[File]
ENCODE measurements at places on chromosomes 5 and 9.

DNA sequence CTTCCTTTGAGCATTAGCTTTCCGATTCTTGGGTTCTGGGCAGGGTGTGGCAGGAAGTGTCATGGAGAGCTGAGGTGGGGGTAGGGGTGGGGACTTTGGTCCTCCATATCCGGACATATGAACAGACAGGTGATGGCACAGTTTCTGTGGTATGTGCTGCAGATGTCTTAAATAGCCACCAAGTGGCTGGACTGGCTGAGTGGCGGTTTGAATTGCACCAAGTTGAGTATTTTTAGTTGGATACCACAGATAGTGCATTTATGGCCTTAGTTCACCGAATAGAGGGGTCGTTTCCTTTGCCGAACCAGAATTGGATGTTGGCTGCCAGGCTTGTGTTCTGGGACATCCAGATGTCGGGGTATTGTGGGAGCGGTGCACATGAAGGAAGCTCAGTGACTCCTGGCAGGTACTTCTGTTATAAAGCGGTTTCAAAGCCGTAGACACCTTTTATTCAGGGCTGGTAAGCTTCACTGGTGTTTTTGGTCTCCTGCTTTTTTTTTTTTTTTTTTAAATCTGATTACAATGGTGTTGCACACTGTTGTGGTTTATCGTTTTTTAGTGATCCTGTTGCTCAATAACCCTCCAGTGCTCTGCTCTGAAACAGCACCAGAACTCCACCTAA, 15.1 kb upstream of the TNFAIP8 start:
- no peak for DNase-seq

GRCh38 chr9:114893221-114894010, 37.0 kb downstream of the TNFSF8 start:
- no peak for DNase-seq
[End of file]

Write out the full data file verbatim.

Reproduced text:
ENCODE measurements at places on chromosomes 5 and 9.

DNA sequence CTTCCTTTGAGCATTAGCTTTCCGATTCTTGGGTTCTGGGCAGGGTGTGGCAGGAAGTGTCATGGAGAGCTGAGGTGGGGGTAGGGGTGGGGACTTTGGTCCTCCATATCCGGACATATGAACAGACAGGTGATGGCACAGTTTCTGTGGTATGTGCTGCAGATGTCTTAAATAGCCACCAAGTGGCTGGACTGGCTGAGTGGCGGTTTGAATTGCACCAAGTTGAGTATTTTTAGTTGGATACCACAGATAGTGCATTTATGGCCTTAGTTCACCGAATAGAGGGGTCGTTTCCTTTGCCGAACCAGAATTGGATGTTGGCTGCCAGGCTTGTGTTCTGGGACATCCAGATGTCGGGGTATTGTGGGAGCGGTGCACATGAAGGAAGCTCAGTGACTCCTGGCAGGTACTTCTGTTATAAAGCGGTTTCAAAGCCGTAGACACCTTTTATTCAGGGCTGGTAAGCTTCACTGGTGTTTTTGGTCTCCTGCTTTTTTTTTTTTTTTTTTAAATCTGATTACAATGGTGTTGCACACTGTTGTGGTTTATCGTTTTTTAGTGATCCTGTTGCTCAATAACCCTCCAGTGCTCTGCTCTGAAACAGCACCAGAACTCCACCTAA, 15.1 kb upstream of the TNFAIP8 start:
- no peak for DNase-seq

GRCh38 chr9:114893221-114894010, 37.0 kb downstream of the TNFSF8 start:
- no peak for DNase-seq